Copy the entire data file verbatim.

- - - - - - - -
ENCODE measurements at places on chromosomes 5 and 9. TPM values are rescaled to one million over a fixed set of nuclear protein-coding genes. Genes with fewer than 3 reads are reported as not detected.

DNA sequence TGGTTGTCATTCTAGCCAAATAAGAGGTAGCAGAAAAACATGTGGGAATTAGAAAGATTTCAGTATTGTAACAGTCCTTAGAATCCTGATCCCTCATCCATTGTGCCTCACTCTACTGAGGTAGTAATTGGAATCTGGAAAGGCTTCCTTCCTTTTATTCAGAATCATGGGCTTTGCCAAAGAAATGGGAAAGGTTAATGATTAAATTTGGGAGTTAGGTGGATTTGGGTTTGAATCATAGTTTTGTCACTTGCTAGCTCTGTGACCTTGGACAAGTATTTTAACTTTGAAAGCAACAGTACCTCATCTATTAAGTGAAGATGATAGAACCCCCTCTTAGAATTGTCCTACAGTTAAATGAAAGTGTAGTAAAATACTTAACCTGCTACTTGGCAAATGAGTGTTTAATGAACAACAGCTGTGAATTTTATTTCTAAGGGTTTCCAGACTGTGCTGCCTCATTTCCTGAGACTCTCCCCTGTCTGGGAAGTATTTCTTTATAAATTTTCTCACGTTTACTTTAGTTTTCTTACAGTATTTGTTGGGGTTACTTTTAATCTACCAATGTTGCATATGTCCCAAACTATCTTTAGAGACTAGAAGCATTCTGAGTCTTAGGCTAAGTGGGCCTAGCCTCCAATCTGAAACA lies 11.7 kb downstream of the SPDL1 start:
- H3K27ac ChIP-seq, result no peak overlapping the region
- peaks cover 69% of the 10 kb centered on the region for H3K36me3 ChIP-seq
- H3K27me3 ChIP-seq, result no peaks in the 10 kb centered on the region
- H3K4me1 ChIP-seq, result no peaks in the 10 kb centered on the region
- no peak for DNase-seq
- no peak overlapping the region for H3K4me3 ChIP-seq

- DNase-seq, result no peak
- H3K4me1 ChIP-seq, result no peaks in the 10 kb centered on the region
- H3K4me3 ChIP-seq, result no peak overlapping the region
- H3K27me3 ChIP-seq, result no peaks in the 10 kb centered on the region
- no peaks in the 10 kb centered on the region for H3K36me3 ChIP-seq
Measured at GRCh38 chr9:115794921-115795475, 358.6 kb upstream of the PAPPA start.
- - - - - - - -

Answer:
ENCODE measurements at places on chromosomes 5 and 9. TPM values are rescaled to one million over a fixed set of nuclear protein-coding genes. Genes with fewer than 3 reads are reported as not detected.

DNA sequence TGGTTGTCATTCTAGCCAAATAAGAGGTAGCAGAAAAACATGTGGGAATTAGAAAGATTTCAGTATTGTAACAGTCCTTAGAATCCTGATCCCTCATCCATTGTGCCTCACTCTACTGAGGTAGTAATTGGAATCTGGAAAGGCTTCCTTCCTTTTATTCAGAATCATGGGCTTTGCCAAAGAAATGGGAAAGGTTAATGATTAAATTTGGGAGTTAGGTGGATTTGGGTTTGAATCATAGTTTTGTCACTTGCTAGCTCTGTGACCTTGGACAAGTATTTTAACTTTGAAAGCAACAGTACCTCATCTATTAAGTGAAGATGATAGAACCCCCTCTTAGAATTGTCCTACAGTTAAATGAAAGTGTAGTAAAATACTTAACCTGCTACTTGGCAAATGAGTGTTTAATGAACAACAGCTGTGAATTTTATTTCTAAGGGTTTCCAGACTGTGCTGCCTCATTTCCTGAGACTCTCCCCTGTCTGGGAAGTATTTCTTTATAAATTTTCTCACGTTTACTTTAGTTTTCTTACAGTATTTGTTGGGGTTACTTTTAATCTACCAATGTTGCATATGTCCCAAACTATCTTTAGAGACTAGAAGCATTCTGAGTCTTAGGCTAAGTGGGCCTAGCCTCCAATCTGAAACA lies 11.7 kb downstream of the SPDL1 start:
- H3K27ac ChIP-seq, result no peak overlapping the region
- peaks cover 69% of the 10 kb centered on the region for H3K36me3 ChIP-seq
- H3K27me3 ChIP-seq, result no peaks in the 10 kb centered on the region
- H3K4me1 ChIP-seq, result no peaks in the 10 kb centered on the region
- no peak for DNase-seq
- no peak overlapping the region for H3K4me3 ChIP-seq

- DNase-seq, result no peak
- H3K4me1 ChIP-seq, result no peaks in the 10 kb centered on the region
- H3K4me3 ChIP-seq, result no peak overlapping the region
- H3K27me3 ChIP-seq, result no peaks in the 10 kb centered on the region
- no peaks in the 10 kb centered on the region for H3K36me3 ChIP-seq
Measured at GRCh38 chr9:115794921-115795475, 358.6 kb upstream of the PAPPA start.